Today, another legal expert I interviewed for that article, John Mills Ackerman, has an interesting Op Ed piece in The Daily Beast. As he says in the piece, “There are no signs that organized crime actually has been weakened since the present Mexican president came to power in 2006. To the contrary, the cultivation and use of drugs in Mexico has risen dramatically, organized crime groups now have more firepower than ever before, money is freely laundered in the country and the impunity rate has reached an historic high, with, at most, 5 percent of all crimes receiving punishment.”

The situation is so out-of -control that, guess who is now seeking to move to Mexico? Muammar Gaddafi’s son, Saadi. Having escaped trial and punishment for his various crimes in Libya, it looks like he thinks he will be right at home in Mexico.

Why I Don’t Believe the Mexican Government is Serious About Combatting Drug Violence

26 Oct

June, 2010
It was early summer and Mexico City bathed in the sweltering heat of a dry season stubbornly refusing to give way to the rains. Even as the number of deaths from the government’s struggle against organized crime reached past 23,000, even as one of the nation’s most powerful men — former presidential candidate Diego Fernandez de Cevallos — was kidnapped, life went on in the vast metropolis and in towns and cities across the country. It was as if an alternate reality, a webbing of uncontrollable criminality, lurked below the surface of daily life.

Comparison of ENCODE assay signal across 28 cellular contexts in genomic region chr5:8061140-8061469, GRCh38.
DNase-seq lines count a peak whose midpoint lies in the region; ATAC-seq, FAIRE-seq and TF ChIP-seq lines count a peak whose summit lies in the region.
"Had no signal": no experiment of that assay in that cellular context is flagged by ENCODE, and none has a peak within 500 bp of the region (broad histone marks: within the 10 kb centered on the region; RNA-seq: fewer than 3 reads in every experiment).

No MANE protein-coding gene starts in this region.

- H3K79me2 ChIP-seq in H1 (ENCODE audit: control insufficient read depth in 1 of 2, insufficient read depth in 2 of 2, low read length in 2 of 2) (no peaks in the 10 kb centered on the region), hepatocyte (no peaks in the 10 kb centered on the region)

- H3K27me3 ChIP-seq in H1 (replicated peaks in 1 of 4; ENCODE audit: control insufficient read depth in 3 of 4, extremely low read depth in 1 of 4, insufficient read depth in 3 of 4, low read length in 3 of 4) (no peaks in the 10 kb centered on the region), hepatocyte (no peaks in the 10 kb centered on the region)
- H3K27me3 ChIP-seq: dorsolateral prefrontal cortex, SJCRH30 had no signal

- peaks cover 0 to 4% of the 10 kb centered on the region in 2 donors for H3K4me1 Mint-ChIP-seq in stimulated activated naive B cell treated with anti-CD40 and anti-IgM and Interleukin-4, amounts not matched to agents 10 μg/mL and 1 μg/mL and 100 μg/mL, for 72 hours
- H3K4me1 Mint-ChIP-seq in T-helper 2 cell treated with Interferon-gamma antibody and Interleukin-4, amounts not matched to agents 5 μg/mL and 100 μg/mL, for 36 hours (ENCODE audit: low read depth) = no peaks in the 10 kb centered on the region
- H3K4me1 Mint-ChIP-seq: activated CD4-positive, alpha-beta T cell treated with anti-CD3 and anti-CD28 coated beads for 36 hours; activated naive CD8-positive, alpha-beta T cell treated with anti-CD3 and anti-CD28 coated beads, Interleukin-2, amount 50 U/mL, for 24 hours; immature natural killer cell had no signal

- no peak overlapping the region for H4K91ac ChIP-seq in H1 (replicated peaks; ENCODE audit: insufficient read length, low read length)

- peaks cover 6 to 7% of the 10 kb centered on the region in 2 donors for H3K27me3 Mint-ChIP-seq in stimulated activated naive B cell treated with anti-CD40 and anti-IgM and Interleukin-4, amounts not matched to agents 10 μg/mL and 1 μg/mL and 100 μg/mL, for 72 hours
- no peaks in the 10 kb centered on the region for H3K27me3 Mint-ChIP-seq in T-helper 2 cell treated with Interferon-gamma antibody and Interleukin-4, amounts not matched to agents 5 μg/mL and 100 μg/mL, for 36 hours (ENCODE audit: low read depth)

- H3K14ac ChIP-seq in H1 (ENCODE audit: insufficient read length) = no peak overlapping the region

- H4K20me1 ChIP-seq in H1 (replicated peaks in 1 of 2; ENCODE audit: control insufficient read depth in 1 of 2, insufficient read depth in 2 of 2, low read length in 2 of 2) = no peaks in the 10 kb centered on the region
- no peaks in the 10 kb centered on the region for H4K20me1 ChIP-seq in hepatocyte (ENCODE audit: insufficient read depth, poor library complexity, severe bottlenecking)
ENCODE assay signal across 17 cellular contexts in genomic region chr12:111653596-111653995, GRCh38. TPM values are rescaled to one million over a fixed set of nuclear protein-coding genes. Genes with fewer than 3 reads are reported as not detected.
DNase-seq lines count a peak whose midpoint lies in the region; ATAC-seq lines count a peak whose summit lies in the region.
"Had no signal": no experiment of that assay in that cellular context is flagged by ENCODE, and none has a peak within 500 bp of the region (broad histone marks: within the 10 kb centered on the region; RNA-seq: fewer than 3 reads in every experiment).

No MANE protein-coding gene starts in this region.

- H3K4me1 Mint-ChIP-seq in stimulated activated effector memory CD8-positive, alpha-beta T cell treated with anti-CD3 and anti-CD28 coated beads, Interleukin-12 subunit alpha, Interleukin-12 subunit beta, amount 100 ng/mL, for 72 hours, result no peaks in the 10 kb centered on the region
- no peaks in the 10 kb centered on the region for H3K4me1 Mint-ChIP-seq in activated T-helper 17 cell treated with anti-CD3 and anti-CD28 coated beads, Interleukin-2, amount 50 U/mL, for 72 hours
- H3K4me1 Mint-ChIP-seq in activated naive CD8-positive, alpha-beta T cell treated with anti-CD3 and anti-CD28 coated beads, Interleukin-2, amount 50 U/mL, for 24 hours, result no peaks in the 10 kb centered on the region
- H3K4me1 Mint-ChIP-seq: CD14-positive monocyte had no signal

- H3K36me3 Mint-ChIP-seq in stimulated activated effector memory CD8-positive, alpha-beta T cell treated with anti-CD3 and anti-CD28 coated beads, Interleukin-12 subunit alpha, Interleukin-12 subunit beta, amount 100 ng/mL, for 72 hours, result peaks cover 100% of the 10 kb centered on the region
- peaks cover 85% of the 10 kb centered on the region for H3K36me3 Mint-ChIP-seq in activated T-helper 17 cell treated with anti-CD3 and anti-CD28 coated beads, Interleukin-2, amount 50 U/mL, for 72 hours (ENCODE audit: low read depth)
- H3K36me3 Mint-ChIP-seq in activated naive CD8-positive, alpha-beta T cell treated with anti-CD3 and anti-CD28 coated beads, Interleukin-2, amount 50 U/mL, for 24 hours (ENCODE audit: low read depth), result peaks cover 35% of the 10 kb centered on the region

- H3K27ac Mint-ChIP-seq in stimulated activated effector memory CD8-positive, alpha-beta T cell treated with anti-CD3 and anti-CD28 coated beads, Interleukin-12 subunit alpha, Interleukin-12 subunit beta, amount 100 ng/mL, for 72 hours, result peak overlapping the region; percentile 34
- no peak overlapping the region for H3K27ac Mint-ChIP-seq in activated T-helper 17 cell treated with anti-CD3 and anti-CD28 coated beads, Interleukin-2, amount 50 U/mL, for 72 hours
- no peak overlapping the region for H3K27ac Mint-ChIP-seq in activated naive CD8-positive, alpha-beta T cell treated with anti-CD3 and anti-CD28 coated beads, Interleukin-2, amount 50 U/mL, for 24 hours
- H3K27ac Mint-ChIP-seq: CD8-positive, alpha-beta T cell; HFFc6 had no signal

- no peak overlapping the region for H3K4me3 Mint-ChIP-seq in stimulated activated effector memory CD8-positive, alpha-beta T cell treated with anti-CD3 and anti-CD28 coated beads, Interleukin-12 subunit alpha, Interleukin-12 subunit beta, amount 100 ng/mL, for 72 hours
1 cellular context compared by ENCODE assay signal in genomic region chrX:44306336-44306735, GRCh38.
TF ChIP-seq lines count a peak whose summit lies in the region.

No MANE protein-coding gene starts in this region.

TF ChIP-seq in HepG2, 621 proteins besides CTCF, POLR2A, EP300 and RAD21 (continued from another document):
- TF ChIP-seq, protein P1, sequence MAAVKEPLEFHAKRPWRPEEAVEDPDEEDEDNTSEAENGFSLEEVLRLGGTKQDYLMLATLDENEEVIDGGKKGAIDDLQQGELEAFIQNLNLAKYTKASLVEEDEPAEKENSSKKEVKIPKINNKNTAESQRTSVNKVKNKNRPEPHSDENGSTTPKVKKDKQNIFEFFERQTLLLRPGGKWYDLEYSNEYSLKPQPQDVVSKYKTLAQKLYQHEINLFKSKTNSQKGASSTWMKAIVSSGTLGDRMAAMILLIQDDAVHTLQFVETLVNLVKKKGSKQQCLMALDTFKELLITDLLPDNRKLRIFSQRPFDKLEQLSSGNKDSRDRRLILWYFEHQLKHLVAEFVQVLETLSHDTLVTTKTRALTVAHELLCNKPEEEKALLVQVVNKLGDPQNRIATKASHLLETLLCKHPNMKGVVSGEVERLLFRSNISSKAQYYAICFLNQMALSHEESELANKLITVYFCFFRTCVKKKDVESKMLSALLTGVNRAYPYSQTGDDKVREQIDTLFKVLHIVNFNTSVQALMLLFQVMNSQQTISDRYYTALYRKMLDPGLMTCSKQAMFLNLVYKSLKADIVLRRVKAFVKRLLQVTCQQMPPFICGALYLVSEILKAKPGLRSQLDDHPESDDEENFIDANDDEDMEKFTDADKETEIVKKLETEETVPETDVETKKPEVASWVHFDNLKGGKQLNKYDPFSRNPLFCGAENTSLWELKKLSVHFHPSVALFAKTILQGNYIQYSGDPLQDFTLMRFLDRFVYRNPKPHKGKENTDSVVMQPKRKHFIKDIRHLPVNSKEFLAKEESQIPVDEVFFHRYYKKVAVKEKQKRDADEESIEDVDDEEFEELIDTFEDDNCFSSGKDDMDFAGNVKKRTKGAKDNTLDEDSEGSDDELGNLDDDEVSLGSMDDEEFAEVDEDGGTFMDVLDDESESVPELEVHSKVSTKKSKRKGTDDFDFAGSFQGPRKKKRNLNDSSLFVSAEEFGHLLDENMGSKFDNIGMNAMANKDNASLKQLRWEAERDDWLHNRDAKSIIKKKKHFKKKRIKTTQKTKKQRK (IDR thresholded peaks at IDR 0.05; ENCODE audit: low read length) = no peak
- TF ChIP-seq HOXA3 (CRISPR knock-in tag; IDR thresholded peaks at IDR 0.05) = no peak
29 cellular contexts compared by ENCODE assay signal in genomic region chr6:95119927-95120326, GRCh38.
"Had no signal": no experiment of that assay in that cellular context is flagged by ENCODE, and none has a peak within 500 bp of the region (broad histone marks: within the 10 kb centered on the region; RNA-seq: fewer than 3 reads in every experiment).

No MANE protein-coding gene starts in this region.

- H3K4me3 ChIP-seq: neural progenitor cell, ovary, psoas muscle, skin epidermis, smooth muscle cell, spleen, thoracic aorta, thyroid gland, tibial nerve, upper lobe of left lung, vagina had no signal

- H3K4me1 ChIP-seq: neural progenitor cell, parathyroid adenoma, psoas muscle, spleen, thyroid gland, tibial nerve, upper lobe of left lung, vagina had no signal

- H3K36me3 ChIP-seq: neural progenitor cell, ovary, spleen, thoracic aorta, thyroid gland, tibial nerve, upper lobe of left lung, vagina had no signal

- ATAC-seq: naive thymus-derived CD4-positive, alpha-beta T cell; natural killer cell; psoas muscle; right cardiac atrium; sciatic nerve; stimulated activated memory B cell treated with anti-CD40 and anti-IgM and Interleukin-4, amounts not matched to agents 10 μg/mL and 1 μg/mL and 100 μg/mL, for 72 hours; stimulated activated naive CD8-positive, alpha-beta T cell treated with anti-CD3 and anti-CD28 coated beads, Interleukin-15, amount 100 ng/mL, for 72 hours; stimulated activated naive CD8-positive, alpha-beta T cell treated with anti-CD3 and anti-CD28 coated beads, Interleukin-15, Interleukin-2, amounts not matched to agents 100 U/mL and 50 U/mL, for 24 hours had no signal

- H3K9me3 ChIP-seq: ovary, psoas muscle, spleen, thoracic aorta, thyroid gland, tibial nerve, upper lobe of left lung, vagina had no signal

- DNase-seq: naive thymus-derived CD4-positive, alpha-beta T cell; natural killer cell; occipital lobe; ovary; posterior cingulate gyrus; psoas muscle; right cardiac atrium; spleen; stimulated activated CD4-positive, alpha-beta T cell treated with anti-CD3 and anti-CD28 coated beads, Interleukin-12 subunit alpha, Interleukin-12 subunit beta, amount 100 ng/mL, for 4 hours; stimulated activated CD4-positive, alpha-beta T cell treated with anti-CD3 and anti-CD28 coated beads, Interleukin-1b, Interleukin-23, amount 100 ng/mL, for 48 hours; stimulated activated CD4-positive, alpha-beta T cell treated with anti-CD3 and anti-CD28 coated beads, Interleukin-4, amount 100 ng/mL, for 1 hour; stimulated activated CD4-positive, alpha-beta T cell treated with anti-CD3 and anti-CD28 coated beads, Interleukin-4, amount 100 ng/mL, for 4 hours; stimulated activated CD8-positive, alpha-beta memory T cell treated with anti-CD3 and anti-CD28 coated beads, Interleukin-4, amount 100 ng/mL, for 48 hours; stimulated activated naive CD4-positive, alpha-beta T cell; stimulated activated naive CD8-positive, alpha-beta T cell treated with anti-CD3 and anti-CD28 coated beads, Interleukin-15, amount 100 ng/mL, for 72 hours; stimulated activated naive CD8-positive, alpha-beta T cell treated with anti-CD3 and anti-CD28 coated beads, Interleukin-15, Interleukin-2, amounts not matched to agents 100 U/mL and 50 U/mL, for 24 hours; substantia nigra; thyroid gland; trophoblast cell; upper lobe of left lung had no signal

It’s a reality to which Mexicans, appalled as they may be, are becoming accustomed.
“It’s not like you’re fearful just walking down the street,” said John Mills Ackerman, law professor at the National Autonomous University of Mexico, “but if you’re targeted by a drug cartel there’s really nothing you can do. And this,” he added, “is an inheritance of the authoritarian system of government. This has been the big problem of the democratic transition of the last 10 years. We are still working with the same state apparatus, the same institutions. The changing colours of the party has led to different groups or mafias coming in or out of government—but not to a real conquest of formal institutions over informal institutions.”
Mexicans who have for one reason or another fallen afoul of what Ackerman called “powerful informal actors” should be seeking protection from the federal Attorney General, or PGR. Its Ministerio Publico, or Public Prosecutors Office, has the job of not only investigating crimes, but deciding which cases will be prosecuted. “The Ministerio Publico is in total control of every part of criminal proceedings,” said Ackerman.
Yet while the 2000 ouster of the long-ruling Institutional Revolutionary Party, or PRI, from government may have cracked open the political system, the judiciary remains mired in a culture of favouritism, secrecy and corruption.
Judges rarely question or even see defendants during trial. There are no juries, no oral arguments, and no public access to evidence until the trial is over. Evidence gathered under torture is admissible, and most suspects are found guilty without scientific proof like fingerprints or DNA. In this system, prosecutors have unusually broad powers, deciding if a suspect is guilty before their day in court and using their own police force to gather evidence to support those decisions.